This did a lot right, it did a lot wrong too.  A monster-mash that takes most of the movie to actually happen, and decent casting that is all but wasted.  Bryan (Breaking Bad) Cranston – that’s all I need to say, but nooo, let’s make Kick-Ass the star instead.  Wrong!  Great effects work aside and some nail biting moments, but overall this could have, should have been much more.

Jack Ryan – Shadow Recruit

Simple, how do you mess up a perfectly decent reboot of a popular franchise?  How about only one action sequence of any note and the casting of Keira KnightleyChris Pine, fresh off Star Trek does a good enough job, but this was mostly Bourne-light with a clichéd story and not enough boom for my buck.  Could have been superb, but was mostly ‘meh.

Wolf Creek 2

Rave reviews don’t mean a decent experience I am quickly realising.  I wasn’t the biggest fan of WC #1 but this promised everything that movie lacked, like a faster pace and tons more gore and violence.  Yet an overly tongue-in-cheek tone and way too many one-liners just killed this for me.  Could have been a first rate shit yourself slasher, but instead I got a second rate piss myself farce.

The Amazing Spider-Man 2

Still despite the best intentions this reboot of the blockbuster franchise still underwhelms.  I can’t get used to Andrew Garfield as Spidy/Peter Parker and even the casting of Jamie Foxx is embarrassingly poor.  The overly kiddie-friendly tone doesn’t help either.  Great special effects though.

The Wind Rises

Studio Ghibli is always an event to me, and their animation style can never be faulted.  However with this rather personal swan-song for director Hayao Myazaki the subject seemed rather niche and the characters not overly compelling, and the whole movie despite being well done, lacked that spark that makes Ghibli great.  Stunning to look at but not that memorable, even more disappointing considering it’s the famed director’s final movie.

X-Men Days Of Future Past

Another highly acclaimed movie, another one that left me feeling cold.  The plot was muddled, relied too heavily on you knowing what happened in all the other X-Men movies, and some fun time travel mechanics and a great cast of characters couldn’t save this fun, action-packed but ultimately confusing and messy movie.  Never get tired of Mystique kicking ass though.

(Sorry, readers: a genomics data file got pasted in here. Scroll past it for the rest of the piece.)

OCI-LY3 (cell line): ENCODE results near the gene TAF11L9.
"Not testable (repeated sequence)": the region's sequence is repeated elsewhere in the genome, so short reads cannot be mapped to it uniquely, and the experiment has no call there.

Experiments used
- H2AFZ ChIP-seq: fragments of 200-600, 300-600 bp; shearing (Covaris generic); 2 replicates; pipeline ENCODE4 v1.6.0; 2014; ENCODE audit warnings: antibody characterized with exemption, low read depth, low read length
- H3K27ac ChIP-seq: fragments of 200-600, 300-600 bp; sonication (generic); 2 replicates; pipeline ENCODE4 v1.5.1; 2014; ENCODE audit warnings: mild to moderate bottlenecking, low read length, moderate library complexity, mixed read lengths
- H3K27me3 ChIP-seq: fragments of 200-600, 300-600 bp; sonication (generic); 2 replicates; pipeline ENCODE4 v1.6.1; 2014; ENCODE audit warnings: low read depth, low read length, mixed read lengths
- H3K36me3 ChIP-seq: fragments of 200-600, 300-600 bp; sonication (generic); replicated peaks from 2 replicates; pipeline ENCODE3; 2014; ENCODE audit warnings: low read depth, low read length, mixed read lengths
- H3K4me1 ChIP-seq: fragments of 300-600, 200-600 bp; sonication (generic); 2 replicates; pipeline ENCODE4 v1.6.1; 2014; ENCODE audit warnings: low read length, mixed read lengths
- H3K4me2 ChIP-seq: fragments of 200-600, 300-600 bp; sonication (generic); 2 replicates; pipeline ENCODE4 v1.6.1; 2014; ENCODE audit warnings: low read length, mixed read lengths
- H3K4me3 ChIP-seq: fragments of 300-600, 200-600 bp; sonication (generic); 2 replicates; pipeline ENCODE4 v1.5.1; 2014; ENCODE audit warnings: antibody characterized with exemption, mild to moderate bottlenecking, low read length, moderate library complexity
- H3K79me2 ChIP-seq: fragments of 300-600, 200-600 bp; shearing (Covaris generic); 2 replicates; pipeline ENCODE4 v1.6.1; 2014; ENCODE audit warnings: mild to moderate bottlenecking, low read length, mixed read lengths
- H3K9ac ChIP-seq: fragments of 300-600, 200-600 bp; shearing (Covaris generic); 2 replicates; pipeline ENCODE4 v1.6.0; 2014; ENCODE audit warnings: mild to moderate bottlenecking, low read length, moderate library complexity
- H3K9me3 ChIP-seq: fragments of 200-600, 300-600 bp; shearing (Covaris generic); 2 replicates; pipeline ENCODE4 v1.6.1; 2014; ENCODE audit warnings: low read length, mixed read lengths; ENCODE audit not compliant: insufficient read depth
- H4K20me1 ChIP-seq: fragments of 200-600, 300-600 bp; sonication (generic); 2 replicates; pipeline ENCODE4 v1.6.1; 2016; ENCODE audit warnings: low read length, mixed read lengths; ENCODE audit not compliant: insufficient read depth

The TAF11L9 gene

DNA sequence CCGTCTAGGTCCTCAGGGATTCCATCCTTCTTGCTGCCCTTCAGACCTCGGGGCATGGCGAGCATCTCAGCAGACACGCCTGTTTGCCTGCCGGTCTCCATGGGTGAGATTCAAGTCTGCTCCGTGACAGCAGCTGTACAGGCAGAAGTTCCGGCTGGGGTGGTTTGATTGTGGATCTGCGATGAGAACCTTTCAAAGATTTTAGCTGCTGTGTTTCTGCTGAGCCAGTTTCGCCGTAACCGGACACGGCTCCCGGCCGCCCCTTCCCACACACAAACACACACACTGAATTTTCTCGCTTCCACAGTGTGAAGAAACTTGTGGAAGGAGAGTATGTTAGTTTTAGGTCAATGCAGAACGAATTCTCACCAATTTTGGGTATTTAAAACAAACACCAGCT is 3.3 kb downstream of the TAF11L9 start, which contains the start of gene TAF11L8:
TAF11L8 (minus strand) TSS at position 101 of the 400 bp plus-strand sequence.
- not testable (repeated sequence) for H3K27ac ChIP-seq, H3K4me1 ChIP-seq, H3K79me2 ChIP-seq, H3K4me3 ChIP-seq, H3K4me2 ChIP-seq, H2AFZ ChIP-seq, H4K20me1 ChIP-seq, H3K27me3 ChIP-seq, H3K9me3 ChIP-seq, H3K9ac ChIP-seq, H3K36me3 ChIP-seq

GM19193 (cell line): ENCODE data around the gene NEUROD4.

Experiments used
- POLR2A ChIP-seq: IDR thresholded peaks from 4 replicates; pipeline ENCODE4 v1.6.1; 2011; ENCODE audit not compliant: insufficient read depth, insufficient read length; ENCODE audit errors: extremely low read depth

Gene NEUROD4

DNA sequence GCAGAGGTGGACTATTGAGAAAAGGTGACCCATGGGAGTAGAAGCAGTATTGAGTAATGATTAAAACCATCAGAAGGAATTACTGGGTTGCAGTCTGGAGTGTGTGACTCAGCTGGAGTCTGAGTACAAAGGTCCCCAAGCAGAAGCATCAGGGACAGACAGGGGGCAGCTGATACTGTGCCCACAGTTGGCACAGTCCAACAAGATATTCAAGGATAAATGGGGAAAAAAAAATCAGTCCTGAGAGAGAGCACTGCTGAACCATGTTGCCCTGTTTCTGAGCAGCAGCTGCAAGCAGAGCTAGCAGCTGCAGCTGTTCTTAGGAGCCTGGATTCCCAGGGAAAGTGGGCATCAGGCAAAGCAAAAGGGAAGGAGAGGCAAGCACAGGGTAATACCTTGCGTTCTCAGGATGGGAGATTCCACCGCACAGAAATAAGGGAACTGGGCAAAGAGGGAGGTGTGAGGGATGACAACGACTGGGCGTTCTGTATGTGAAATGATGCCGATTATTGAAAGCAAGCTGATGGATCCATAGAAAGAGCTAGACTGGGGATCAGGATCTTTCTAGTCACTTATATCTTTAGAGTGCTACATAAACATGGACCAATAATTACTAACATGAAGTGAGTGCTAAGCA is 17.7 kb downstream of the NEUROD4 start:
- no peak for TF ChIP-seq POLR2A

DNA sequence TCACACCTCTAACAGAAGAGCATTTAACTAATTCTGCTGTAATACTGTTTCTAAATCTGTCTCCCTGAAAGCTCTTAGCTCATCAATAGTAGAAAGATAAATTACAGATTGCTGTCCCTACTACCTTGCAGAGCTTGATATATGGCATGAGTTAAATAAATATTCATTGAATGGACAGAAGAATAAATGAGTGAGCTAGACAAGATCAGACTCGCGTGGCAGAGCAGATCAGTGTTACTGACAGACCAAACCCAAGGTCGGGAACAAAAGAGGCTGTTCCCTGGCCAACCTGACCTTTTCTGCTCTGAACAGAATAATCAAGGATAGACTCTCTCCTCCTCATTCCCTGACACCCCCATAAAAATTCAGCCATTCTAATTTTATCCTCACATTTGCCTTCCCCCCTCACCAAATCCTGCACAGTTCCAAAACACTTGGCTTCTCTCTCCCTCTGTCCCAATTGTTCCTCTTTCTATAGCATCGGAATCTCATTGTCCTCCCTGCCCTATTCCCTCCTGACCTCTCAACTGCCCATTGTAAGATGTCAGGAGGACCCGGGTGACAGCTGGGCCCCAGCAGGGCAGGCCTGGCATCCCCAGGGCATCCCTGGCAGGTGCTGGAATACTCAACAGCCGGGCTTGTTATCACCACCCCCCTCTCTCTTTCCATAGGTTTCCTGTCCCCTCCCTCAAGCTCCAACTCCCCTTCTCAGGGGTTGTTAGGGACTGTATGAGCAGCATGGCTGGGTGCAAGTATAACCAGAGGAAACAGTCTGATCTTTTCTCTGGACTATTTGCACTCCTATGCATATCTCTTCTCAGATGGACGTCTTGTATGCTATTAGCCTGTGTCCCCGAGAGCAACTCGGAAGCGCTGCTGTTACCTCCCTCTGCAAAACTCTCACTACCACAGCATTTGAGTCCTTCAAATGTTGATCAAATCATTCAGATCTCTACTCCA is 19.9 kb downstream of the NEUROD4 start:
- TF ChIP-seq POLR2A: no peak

There you go.  I may add to this list if December throws up any further disappointments, but with The Hobbit: The Battle Of The Five Armies, Exodus: Gods & Kings and also Guardians Of The Galaxy all to come (hopefully), maybe that won’t happen.  Also expect my definitive end of year Top Ten around New Year’s eve.

Console exclusivity strikes again!


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Well have been reading this weekend about the somewhat unexpected announcement of Street Fighter V, and the fact it will be exclusive to PlayStation 4 and PC when it’s released.  Now I like Street Fighter and think it’s a good win for PS4, as their exclusives have been a bit lacking – but it’s also a series that has a very niche following.  I can’t play it online for getting my arse handed to me, and well beyond the art style it has very little to offer single player gamers (especially SF IV).  So not too peeved as an XB1 owner.  I intend to finally get a PS4 next year, but until then I’m happy with the games XB1 has, including exclusives like Sunset Overdrive and Quantum Break.

Now what does annoy me is that the huge backlash Microsoft and Crystal Dynamics got when they announced Tomb Raider would be a (timed) exclusive for their console, so far doesn’t seem to be happening with this announcement – showing how biased towards Sony the industry has got for a company whose last console was a bit over a slow burner – why the love?  why the unabashed support for it? 

Competition and exclusivity is good though, keeps things interesting, sells consoles but bias and fan boy outrage and backlash does not – get a grip people and just enjoy the games!